This case was taken up by the HC of Orissa and later on by SC of India as a result of wide spread protest by the fishermen community. The followings are some of the highlights of the court orders and government and public actions.
The “lease policy” was proposed which divided the whole fishing sources of the Lake into ‘Capture’ and Culture’ and allowed the non-fishermen of the locality to involve themselves in ‘Shrimp Culture’ in the Lake.
Chilika Aquatic Farms Limited (CAFL)-a joint project by the government of Orissa and Tata was implemented.
Chilika Banchao Anadolan (The Save Chilika Movement) began in 1991 against the TATA's project and other illegal prawn cultivators.
Orissa High Court gave a ruling affirming the rights of traditional fisher folk in Chilika, banned modern prawn culture and directed the state government to demolish all prawn gherries which was illegal.
Tatas moved their operation away from the lake.
Revision of the 1991 lease policy to define ‘capture’ and ‘culture’ sources and a role to Fishery Department.
But the revised lease proposal did not make any significant change over.
National Environmental Engineering Research Institute, Nagpur, Central Board for Prevention and Control of Water Pollution, Dr. K. Alagarswamy report came out with recommendations to save the cultural source.
The Supreme Court of India issued a historical judgement against aquaculture in Chilika based on these reports. The Court held that the intensified shrimp farming culture by modern methods is violation of constitutional provisions and central acts, especially the Environment Protection Act. Therefore it cannot be permitted to operate.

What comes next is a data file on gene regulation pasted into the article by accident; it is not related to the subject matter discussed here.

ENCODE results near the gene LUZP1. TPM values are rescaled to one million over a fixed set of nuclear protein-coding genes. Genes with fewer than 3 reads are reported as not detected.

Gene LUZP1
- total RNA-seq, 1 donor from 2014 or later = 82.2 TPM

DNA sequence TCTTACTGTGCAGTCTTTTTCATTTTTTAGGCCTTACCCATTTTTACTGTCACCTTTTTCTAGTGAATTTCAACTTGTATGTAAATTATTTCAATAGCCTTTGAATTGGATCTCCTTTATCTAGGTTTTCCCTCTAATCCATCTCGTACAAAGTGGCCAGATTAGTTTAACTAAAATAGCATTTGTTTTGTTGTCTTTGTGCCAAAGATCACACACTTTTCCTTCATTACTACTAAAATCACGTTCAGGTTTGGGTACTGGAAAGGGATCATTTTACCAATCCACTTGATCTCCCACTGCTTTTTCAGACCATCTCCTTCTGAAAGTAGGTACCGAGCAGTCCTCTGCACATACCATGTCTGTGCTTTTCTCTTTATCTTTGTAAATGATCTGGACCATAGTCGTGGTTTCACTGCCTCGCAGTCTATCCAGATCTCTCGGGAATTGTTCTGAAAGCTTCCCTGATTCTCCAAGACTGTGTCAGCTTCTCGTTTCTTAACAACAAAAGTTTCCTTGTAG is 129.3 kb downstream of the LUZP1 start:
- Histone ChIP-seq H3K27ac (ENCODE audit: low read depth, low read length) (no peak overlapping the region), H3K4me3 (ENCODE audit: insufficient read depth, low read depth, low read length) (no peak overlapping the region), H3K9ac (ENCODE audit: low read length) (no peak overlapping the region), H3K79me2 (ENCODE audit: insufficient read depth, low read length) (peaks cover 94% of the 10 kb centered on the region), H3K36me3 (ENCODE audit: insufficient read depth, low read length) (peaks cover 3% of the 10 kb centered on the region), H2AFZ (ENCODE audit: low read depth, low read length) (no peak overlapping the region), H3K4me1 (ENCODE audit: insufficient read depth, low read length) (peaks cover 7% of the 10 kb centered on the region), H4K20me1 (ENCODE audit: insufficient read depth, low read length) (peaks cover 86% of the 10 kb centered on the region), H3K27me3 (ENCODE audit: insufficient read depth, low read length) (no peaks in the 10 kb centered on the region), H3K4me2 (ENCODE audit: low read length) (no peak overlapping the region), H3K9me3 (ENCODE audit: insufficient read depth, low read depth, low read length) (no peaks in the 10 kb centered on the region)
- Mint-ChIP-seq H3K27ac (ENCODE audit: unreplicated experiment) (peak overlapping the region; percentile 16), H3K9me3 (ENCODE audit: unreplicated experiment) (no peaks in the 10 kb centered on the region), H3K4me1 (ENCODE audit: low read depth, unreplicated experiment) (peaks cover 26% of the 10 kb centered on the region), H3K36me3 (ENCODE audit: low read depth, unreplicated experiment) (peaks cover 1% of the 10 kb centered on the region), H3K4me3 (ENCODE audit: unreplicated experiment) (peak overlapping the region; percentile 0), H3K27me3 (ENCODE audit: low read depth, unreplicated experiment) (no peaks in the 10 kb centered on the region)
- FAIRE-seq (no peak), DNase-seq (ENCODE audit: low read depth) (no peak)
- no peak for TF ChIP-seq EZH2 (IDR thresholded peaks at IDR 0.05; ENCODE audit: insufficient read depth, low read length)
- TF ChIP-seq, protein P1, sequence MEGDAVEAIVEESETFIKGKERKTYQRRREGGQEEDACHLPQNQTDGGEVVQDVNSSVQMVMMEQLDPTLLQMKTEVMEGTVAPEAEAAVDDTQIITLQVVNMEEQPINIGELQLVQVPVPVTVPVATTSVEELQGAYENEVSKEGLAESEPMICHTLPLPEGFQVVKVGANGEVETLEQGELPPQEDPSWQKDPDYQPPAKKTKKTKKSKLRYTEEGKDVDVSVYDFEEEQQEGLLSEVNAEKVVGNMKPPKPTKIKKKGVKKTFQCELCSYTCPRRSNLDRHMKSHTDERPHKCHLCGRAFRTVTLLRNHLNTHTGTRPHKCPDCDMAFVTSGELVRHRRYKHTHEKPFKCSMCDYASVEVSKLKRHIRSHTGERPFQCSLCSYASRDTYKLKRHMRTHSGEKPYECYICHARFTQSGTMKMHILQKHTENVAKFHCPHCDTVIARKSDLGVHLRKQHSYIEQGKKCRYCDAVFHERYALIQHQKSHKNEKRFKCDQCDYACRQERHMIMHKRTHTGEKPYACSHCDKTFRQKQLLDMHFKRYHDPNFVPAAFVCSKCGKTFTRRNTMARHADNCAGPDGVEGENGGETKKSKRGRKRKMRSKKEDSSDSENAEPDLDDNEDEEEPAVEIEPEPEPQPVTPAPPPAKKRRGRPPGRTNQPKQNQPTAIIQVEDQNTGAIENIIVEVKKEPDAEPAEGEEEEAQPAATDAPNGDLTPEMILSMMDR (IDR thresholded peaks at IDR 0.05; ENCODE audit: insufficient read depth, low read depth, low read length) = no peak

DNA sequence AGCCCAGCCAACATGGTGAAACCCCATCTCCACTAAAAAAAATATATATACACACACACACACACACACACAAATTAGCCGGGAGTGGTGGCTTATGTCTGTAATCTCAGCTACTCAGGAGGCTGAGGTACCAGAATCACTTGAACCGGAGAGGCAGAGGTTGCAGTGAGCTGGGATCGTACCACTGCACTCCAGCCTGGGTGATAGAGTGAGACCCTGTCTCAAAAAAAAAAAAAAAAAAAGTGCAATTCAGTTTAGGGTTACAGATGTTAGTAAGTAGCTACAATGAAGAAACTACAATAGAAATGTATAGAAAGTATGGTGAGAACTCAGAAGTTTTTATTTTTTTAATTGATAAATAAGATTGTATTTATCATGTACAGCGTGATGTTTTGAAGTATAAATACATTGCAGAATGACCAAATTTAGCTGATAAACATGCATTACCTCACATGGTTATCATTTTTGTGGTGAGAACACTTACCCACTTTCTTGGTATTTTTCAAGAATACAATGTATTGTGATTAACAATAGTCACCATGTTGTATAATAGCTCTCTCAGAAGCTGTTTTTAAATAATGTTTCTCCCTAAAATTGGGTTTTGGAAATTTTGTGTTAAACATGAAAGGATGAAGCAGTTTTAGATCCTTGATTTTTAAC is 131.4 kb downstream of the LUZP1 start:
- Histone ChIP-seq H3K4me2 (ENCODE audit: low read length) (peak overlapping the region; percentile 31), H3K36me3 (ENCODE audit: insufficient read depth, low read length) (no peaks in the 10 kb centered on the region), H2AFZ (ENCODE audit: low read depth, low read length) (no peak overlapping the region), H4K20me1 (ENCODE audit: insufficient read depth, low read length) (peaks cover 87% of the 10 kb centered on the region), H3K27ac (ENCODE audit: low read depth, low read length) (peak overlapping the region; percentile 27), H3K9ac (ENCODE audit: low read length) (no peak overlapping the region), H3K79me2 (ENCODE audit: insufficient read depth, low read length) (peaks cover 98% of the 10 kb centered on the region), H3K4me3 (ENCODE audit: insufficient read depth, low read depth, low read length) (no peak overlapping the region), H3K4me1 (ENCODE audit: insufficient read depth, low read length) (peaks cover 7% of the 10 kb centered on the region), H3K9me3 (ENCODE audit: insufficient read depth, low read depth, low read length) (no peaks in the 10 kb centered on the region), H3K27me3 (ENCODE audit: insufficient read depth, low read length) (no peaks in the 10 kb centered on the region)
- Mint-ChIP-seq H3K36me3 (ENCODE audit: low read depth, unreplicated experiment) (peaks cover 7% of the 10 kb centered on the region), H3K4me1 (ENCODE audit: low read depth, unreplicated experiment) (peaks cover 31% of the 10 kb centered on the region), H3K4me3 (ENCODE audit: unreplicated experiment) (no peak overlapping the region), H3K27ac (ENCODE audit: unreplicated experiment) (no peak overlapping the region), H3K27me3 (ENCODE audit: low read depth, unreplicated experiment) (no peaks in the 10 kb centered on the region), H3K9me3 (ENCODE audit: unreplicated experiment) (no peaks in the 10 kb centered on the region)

Orissa legislative assembly constituted a sub-committee to look at shrimp culture in Chilika Lake. The committee allowed the practice of leasing out some portions of Chilika Lake for prawn culture.
The “Chilika Macchhyajibi Mahasangha” started a campaign to implement Supreme Court orders and fulfil their nine point demand. The fish worker organisation then gave a 24 hour ultimatum to demolish all prawn infrastructures, which lapsed on May 29th. After the deadline they themselves destroyed about 11 illegal prawn farms. Police open fired on fishermen.
P.K. Tripathy Commission constituted to enquire into the police firing.
The government suspended lease for shrimp culture in Chilika.
Fishing In Chilika (Regulation) Bill 2002 passed by the government. The bill apparently protected the traditional rights of the fishermen by giving only 30 per cent fishing rights to non-fisher folk.
The Jan Adalat demanded the withdrawal of the Chilika (Regulation) Bill 2002.
The government tried to table the bill in the winter session of Orissa legislative assembly. Fisher folks protest against the sharing of the water body’s resources.
Fisher mens’ march demanding withdrawal of the anti-fisher folk ‘Black Chilika Bill’.
P.K. Tripathy Commission report published. Justified the police firing at Sorana in May. Chilika Matsyajibi Mahasangh rejects the report.
Chilika Macchhyajibi Mahasangha threatens to stop the vehicular movement on the roads of Bhubaneshwar if the bill was tabled.
An announcement was made by the chief minister of Orissa on the establishment of National Institute on “Management of wetlands and coastal ecosystem” in collaboration with the Ministry of Forest and Environment.